Ultrasound uses high-frequency sound waves that move through your breast to create an image of the breast on a computer screen that is then analyzed by your Providence Saint John’s physician or surgeon. Based on the ultrasound, we may be able to tell whether a lump is a fluid-filled cyst, which is benign, or a solid tumor, which may be malignant. It cannot determine whether a solid lump is cancerous, nor can it detect calcifications.
If you’re under age 30, we may recommend ultrasound before mammography to evaluate a palpable breast lump that can be felt through the skin. Mammograms can be difficult to interpret in young women because their breasts tend to be dense and full of milk glands. On mammograms, this glandular tissue looks dense and white and can hide small cancers. Most breast lumps in young women are benign cysts, or clumps of normal glandular tissue or benign breast lumps such as fibroadenomas.
Surgeons also can use ultrasound to guide biopsy needles precisely to suspicious areas in the breast. Ultrasound may be safely used during pregnancy or in the presence of allergies to contrast dye, because no radiation or contrast dyes are used.
How breast ultrasound works
Breast ultrasound uses a handheld probe called a transducer that sends out ultrasonic sound waves at a frequency too high to be heard. When the transducer is placed on the breast at certain locations and angles, the ultrasonic sound waves move through the skin and other breast tissues. The sound waves bounce off the tissues like an echo and return to the transducer. The transducer picks up the reflected waves, which are then converted into an electronic picture of the breasts.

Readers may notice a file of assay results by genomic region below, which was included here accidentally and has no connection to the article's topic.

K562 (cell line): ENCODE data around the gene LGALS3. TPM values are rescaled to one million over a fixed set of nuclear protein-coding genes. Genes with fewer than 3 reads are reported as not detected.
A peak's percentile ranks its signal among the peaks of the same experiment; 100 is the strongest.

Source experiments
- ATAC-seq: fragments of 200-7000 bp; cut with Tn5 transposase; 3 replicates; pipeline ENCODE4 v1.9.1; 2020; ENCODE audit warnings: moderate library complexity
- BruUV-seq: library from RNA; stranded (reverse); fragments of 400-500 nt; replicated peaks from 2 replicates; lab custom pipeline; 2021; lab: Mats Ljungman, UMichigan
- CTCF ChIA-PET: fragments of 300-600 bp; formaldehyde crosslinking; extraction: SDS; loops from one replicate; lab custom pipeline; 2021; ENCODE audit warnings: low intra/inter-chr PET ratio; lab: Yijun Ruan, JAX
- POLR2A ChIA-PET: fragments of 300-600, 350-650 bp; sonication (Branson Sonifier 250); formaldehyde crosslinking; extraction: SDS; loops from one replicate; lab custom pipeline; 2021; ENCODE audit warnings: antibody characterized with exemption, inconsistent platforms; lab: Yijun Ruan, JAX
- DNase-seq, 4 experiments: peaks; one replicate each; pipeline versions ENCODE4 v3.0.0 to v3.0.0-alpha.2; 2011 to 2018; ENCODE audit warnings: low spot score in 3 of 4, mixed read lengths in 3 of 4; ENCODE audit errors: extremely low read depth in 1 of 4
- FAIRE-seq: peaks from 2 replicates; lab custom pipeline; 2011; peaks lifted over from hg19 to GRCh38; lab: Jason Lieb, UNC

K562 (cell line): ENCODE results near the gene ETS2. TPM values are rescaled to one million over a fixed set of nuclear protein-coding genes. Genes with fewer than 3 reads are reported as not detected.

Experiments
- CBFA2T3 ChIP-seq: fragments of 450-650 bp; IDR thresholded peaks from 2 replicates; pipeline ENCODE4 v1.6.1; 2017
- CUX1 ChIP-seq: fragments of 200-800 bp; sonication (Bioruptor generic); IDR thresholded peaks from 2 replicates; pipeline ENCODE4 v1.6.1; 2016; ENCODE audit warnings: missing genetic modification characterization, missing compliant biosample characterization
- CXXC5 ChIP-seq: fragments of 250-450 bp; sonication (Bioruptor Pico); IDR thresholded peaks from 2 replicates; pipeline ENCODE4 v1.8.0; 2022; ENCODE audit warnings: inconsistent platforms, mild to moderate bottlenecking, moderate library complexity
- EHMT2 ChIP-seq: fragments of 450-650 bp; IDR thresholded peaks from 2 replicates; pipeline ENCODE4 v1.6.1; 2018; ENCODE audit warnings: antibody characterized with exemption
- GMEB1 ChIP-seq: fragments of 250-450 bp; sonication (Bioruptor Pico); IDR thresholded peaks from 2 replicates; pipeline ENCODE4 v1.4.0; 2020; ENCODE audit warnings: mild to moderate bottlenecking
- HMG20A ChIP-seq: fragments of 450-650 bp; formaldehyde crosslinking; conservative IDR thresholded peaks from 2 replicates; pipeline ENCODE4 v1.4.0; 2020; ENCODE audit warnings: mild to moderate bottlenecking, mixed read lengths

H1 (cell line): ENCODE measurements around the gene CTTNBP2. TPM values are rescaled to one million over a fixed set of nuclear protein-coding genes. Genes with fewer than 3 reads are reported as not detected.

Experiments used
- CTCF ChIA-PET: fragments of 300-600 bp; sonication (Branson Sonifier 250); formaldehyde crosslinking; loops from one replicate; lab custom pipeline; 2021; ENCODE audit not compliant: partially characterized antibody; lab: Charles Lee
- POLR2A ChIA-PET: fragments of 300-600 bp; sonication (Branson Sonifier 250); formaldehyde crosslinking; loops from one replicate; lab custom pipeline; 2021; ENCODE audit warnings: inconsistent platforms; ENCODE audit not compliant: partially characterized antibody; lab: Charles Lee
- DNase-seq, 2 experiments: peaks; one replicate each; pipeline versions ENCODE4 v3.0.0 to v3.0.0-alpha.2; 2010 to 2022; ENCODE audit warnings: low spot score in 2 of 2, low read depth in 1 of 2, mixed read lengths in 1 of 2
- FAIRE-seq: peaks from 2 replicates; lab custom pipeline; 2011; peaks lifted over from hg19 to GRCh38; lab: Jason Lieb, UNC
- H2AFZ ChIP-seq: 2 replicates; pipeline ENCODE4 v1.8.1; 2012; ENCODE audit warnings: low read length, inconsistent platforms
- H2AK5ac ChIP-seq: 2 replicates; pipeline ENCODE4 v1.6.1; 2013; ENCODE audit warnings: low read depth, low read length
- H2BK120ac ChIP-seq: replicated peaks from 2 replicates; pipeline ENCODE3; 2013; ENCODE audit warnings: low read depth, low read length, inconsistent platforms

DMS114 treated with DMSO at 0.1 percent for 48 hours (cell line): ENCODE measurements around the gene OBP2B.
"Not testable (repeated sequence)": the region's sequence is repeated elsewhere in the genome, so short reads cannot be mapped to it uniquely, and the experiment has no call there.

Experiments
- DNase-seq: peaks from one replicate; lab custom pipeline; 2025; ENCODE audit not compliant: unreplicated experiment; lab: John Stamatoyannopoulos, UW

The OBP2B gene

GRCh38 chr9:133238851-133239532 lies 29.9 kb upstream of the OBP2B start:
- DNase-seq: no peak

Prior to the procedure, clear, water-based gel is applied to the skin to allow for smooth movement of the transducer over the skin and to eliminate air between the skin and the transducer.
By using an additional mode of ultrasound technology during an ultrasound procedure, blood flow within the breast can be assessed. An ultrasound transducer capable of assessing blood flow contains a Doppler probe. The Doppler probe within the transducer evaluates the velocity and direction of blood flow in the vessel by making the sound waves audible. The degree of loudness of the audible sound waves indicates the rate of blood flow within a blood vessel. Absence or faintness of these sounds may indicate an obstruction of blood flow.
More recent ultrasound technologies, including three-dimensional (3D) and four-dimensional (4D) ultrasound, tissue harmonic imaging (uses the harmonic signal generated by tissue itself), ultrasound contrast agents, and ultrasound elastography (low-frequency vibration technique used to evaluate movement of breast lesions), also show promise for diagnosing cancerous breast lesions in a noninvasive manner.
Related procedures that may be performed to evaluate breast problems include mammogram, MRI, and breast biopsy.